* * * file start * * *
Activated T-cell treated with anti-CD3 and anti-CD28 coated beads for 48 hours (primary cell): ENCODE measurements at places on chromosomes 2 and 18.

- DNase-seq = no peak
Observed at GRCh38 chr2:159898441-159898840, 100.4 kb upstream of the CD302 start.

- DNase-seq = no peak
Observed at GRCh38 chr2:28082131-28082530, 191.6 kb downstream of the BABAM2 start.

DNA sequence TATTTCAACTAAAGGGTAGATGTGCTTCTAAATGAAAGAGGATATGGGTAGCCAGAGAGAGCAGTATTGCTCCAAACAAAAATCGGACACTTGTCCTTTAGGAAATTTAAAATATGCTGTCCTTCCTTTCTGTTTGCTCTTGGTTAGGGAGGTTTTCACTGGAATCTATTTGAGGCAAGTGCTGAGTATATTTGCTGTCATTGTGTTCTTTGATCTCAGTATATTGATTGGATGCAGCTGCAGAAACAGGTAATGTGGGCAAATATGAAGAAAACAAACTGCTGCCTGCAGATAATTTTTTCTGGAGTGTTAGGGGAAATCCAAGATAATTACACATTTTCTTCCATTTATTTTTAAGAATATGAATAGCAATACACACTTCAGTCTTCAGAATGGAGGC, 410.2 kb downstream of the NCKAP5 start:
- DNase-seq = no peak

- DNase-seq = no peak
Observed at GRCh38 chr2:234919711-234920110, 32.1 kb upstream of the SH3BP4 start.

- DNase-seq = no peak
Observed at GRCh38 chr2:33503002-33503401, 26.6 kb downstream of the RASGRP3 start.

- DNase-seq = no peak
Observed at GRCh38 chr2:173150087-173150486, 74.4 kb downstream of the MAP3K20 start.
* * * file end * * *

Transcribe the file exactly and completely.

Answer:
Activated T-cell treated with anti-CD3 and anti-CD28 coated beads for 48 hours (primary cell): ENCODE measurements at places on chromosomes 2 and 18.

- DNase-seq = no peak
Observed at GRCh38 chr2:159898441-159898840, 100.4 kb upstream of the CD302 start.

- DNase-seq = no peak
Observed at GRCh38 chr2:28082131-28082530, 191.6 kb downstream of the BABAM2 start.

DNA sequence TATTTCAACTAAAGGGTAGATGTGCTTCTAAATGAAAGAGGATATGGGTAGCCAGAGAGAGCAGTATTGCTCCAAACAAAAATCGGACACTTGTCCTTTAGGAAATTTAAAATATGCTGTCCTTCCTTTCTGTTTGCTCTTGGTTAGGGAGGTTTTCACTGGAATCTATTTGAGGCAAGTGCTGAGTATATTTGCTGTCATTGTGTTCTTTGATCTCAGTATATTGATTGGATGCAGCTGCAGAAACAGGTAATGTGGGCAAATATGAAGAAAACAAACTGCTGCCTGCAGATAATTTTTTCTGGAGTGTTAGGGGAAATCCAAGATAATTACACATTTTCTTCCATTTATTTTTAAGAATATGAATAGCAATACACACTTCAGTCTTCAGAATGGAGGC, 410.2 kb downstream of the NCKAP5 start:
- DNase-seq = no peak

- DNase-seq = no peak
Observed at GRCh38 chr2:234919711-234920110, 32.1 kb upstream of the SH3BP4 start.

- DNase-seq = no peak
Observed at GRCh38 chr2:33503002-33503401, 26.6 kb downstream of the RASGRP3 start.

- DNase-seq = no peak
Observed at GRCh38 chr2:173150087-173150486, 74.4 kb downstream of the MAP3K20 start.